•To provide an opportunity to acquire sound general knowledge of the subject, reading widely and critically in the primary and secondary literature associated with it and develop the capacity for independent study.
Outline Of Syllabus
Intended as a guide only; week by week topics may be slightly different from the following:
Social origins: expansion of higher education and economic modernisation
Intellectual origins: Sartre and situationalism
French labour movement in 1960s
Revolutionaries and labour leaders
De Gaulle, CRS and the Government
Contradictory legacies of May 68
|Guided Independent Study||Assessment preparation and completion||55||1:00||55:00||1/3 of guided independent study|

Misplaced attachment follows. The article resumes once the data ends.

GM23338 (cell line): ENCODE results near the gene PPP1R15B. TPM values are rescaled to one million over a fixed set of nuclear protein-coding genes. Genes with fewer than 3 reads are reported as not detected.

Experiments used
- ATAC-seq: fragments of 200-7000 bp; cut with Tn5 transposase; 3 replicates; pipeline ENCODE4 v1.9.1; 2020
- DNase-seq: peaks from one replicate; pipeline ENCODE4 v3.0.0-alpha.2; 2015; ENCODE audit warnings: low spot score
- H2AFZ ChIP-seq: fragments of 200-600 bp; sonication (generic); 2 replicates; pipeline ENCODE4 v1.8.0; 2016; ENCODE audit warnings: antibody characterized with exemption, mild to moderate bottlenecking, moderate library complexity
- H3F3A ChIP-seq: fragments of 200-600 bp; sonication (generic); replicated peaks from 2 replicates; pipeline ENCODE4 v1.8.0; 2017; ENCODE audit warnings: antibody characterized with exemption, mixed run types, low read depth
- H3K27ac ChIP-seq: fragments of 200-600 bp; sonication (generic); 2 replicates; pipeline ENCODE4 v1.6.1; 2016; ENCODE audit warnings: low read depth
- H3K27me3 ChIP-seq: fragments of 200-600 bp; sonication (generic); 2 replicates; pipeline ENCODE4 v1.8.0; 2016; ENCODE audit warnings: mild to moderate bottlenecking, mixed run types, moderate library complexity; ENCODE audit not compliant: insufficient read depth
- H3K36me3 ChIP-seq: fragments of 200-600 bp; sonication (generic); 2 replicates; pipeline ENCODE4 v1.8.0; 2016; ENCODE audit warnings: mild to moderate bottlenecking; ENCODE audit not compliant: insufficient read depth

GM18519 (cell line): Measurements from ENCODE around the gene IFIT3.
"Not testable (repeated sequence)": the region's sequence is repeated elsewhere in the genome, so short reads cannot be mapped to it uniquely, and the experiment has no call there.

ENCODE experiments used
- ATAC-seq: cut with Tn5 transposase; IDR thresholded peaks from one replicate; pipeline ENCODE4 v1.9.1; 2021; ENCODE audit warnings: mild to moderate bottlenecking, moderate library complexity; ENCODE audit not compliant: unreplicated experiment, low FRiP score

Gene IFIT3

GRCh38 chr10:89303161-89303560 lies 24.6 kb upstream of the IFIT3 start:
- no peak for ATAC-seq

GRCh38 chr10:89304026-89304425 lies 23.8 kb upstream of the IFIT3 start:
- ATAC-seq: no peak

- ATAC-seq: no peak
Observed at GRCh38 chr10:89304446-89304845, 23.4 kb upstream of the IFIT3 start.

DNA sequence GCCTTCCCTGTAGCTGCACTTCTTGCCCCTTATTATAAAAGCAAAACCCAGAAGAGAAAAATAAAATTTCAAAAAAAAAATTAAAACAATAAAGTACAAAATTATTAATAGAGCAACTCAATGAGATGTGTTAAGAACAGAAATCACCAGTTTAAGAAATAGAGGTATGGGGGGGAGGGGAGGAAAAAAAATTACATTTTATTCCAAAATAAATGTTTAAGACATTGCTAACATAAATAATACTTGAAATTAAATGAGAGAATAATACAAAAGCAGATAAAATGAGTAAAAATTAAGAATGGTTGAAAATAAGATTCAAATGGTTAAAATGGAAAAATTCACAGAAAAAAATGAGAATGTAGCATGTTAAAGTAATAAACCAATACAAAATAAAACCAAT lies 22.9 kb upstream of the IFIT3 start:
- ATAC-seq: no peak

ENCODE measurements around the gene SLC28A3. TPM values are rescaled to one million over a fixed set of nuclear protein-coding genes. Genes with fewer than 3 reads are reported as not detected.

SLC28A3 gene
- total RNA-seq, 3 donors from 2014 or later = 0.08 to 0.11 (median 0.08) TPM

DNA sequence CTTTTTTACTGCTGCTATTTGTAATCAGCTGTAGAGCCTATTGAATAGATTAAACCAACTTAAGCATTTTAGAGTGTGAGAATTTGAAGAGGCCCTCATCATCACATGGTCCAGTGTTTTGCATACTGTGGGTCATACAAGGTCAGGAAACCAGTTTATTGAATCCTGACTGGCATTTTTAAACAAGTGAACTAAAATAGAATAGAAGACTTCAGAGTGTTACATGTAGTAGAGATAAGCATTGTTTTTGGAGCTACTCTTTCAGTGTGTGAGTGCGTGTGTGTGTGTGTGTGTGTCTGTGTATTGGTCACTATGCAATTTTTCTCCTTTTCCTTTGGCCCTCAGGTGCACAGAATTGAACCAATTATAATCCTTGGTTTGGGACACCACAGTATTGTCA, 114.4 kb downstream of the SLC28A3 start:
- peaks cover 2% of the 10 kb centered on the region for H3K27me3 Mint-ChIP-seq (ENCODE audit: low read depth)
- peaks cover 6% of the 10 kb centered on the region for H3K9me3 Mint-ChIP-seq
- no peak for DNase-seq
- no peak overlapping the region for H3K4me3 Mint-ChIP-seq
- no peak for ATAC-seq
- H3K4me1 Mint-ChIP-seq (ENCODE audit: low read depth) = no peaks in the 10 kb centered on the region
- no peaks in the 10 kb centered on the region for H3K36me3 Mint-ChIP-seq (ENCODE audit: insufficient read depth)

|Guided Independent Study||Directed research and reading||55||1:00||55:00||1/3 of guided independent study|
|Scheduled Learning And Teaching Activities||Small group teaching||1||2:00||2:00||Seminar|
|Scheduled Learning And Teaching Activities||Small group teaching||10||3:00||30:00||Seminar|
|Scheduled Learning And Teaching Activities||Drop-in/surgery||4||1:00||4:00||N/A|
|Guided Independent Study||Independent study||54||1:00||54:00||1/3 of guided independent study|
Teaching Rationale And Relationship
Rationale and relationship to learning outcomes:
Seminars encourage independent study and promote improvements in oral communication, problem-solving skills and adaptability. Seminars will encourage students to select and prioritise from a range of source material, and will enable students to raise and discuss issues themselves. All students will also undertake the presentation of a specific theme in both written and oral form.